Page 2 — Career summary, education, awards and certs
Goal — Give details on key impacts you’ve had with each role. Spend some time listing key responsibilities and measurable results if possible. Showcase your hard-earned certifications in an easy to consume way.
This section is a summary of each role listed in the career summary on page 1. It should largely be 2–3 sentence bullet points on key achievements. Focus most attention on the last 5 years of your career and less time on anything older than 10 years ago. Janet Broz of Cameron Recruitment gave me a few suggestions on how to structure your comments:
Here’s an example of what not to write in the bullet points in this section:
An expert in process builder and advanced formula fields
You should focus on the impact your skills and experience had at that company. Some better statements might be:
Used process builder and advanced formula fields to reduce Apex use by 15%
Reduced deployment issues by driving declarative processes from configurable custom metadata types
Advocated for a consistent design for Lightning Web Components improving reuse. This was adopted globally by <insert company> as best practice.
Key further education relevant to the role. What have you studied? Where did you study?
Industry Qualifications (Optional)
This is where I would list industry certifications. These are qualifications you might have that are not Salesforce specific.
Salesforce Certifications (Optional)
Okay this is where you can list your Salesforce certifications. I choose to put them on the second page as they don’t define me but support my experiences. They are optional as not everyone is Salesforce certified.
Salesforce Superbadges (Optional)
This is an optional section for those wanting to showcase their Trailhead Superbadges. This can be done in-conjunction with or instead of the Salesforce Certification section.
Page 3 — Career summary, awards and interests
Goals — Highlight company awards, interests and hobbies together with key achievements and a continuation of each company/role listed in your career timeline.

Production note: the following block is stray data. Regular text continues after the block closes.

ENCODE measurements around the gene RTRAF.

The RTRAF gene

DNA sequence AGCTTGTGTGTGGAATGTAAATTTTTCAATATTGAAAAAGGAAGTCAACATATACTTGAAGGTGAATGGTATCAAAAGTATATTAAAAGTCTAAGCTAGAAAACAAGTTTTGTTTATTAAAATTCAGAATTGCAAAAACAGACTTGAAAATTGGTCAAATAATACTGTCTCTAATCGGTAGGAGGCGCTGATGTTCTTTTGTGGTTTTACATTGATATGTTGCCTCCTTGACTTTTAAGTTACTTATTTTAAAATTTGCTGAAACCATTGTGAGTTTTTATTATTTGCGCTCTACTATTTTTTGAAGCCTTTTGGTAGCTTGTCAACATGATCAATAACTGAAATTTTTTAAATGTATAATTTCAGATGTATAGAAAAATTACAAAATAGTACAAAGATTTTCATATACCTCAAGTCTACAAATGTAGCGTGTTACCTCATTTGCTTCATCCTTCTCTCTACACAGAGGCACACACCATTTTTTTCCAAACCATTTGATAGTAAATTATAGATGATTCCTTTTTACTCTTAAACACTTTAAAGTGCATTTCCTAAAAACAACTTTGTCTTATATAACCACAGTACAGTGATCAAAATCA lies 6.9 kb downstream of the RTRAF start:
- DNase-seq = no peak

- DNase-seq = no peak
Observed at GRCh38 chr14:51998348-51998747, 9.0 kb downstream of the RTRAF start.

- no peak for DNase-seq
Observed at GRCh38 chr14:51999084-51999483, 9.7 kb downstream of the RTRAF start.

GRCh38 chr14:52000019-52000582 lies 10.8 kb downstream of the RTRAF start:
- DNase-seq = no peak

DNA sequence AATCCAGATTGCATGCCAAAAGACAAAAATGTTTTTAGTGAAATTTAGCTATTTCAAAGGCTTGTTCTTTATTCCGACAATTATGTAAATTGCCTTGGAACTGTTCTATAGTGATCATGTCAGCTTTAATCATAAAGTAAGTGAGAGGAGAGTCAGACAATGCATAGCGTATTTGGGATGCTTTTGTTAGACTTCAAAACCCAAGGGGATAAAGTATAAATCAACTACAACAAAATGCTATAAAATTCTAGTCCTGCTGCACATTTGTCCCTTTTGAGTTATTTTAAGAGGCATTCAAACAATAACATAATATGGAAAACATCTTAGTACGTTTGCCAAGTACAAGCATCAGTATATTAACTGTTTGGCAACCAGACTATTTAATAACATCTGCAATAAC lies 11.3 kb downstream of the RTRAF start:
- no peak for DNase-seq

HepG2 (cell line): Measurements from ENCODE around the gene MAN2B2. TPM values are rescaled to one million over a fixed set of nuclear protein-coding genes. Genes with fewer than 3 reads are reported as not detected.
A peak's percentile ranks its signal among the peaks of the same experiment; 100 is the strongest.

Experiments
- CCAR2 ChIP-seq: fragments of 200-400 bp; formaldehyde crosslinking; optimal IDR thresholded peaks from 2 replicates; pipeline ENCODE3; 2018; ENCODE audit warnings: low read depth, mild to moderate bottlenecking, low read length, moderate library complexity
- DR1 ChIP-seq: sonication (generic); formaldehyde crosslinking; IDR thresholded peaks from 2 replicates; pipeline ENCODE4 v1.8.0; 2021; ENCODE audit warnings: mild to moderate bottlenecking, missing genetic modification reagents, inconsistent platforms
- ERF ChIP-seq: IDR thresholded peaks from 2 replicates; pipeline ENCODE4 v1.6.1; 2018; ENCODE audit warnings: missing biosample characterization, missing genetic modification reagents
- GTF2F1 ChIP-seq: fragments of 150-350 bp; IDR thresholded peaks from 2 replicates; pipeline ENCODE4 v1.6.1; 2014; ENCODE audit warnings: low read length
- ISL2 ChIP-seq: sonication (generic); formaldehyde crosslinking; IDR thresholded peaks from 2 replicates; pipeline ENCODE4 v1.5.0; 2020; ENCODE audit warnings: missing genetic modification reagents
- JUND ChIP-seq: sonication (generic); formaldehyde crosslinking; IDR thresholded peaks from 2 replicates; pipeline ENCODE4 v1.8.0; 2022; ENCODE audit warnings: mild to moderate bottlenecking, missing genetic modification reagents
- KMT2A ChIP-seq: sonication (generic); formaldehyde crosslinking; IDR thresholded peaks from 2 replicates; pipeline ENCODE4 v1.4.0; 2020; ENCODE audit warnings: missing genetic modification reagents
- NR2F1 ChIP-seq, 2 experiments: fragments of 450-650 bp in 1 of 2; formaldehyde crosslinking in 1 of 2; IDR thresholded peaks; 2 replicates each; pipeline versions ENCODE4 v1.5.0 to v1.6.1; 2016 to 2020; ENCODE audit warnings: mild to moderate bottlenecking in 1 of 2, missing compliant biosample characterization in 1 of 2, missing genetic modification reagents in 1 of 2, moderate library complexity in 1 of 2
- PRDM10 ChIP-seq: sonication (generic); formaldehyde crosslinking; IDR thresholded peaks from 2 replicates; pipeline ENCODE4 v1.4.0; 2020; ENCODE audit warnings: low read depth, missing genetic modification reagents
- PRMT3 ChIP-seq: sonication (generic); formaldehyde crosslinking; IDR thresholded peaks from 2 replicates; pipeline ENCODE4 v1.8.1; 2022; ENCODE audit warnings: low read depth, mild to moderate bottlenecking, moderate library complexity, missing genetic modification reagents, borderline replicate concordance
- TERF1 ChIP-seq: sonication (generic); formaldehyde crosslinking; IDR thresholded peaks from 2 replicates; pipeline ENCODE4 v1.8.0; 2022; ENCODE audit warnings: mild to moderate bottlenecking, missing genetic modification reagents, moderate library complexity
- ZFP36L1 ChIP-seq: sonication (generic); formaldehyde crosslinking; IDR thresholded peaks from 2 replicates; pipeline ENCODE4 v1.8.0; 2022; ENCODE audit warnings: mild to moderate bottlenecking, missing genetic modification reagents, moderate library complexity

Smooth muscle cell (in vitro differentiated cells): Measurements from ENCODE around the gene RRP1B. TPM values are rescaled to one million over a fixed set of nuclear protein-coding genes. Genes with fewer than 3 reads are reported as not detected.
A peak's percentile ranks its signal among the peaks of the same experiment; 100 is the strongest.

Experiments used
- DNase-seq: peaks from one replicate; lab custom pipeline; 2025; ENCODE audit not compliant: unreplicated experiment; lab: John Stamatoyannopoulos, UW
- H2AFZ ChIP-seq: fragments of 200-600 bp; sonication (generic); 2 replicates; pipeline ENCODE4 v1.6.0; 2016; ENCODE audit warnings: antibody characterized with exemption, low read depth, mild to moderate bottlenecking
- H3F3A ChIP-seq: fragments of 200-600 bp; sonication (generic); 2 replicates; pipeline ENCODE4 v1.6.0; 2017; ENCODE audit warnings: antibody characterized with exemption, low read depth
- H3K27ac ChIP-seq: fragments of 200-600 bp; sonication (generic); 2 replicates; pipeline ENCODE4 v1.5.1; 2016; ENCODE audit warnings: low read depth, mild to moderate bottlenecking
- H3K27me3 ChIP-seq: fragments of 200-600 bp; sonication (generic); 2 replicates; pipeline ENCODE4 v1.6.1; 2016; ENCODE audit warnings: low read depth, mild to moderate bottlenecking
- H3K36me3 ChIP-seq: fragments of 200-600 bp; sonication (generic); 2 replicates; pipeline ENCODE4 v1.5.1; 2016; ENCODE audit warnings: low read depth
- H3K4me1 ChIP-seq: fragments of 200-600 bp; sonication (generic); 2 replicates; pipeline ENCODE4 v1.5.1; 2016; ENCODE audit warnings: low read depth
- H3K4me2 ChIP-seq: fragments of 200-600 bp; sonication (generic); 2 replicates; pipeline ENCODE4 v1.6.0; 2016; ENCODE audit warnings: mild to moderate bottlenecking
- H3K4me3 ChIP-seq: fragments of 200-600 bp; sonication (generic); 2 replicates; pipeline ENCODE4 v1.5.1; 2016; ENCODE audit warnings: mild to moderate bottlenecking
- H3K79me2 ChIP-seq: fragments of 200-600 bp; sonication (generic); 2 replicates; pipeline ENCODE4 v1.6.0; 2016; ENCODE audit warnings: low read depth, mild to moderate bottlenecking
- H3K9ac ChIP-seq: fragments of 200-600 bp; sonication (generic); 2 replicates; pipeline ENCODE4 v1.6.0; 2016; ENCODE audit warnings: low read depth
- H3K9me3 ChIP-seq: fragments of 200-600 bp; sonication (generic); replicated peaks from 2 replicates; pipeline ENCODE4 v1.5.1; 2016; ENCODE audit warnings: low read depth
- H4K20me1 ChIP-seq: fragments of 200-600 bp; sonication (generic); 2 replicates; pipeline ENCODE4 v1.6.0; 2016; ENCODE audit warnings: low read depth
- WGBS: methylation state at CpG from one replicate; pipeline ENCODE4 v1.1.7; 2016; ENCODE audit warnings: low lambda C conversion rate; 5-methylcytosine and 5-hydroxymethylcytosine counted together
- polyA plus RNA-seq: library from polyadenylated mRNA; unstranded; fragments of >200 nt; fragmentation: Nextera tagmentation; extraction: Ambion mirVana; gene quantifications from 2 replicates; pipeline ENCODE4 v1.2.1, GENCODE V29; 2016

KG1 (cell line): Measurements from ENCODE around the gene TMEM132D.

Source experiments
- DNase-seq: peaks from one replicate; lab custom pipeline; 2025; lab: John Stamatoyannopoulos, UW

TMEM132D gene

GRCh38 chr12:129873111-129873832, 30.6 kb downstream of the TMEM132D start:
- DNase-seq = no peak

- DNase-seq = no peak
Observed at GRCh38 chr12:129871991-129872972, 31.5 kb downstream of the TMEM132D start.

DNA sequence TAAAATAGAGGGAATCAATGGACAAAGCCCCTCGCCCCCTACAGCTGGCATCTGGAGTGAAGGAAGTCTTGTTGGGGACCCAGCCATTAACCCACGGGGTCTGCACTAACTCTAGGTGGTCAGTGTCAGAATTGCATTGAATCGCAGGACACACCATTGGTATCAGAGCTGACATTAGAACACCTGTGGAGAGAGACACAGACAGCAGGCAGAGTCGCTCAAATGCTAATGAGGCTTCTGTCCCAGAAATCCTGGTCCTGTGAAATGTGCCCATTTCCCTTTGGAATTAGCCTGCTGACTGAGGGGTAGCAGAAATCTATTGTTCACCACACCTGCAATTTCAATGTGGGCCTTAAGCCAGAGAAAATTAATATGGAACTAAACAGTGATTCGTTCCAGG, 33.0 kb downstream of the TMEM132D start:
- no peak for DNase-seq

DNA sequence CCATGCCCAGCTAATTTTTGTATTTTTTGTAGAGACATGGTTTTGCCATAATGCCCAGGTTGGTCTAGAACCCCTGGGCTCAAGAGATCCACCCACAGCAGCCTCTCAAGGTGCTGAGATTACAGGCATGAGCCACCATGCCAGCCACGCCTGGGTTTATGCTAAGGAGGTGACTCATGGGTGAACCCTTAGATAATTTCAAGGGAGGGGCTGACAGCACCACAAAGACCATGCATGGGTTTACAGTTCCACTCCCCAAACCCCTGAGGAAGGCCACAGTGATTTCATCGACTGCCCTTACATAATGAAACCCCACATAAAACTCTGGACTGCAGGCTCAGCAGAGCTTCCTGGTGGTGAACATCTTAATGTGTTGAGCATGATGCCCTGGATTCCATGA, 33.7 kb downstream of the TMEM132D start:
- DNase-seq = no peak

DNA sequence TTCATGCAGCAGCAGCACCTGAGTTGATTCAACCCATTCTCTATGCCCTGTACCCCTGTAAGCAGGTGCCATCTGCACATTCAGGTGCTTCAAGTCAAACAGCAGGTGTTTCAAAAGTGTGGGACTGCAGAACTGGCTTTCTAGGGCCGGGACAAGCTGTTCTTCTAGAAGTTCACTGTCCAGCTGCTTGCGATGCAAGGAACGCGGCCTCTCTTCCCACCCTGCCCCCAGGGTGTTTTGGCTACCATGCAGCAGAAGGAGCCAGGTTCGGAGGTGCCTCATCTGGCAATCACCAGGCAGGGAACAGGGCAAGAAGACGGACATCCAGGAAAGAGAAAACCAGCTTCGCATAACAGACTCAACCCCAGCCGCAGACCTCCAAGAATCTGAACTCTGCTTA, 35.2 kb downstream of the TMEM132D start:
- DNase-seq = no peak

Here’s where you can list your industry or company awards. It’s a way to showcase your individual achievements inside, and outside of work. Have 124 awards? — wow that’d be amazing — but don’t list them all here. Pick the top handful that best summarise your achievements.
Written blog posts? Presented at Dreamforce, TrailheaDX, World Tours or other industry events? List them here. They provide the interviewer an insight into your areas of specialty and build credibility. If you have too many publications to fit on the page then be ruthless and only include the few that you’re most proud of, or have had the most impact.
These are your passions. They’re conversation starters. Particularly passionate about a nonprofit? List it here. Like skydiving? List it here. People do business with people and it is good to have some conversation topics that can reveal some of who you are outside of work.
Hopefully I’ve inspired you to look at your resume in a new way. To focus on what’s important and to ensure your personality shines through. It could mean you stand out amongst your peers and might help you land your next role.
Bonus points for those who make it a 2-page résumé.
The document type you choose is also important. Ben Duncombe of Talent Hub recommends that if you’re interacting with a recruiter that a Word version is preferable to a PDF version. This allows the recruiter to reuse the résumé without altering the format. If you’re applying directly to a company then PDF may suit your needs better.
Download the template shown here in Word.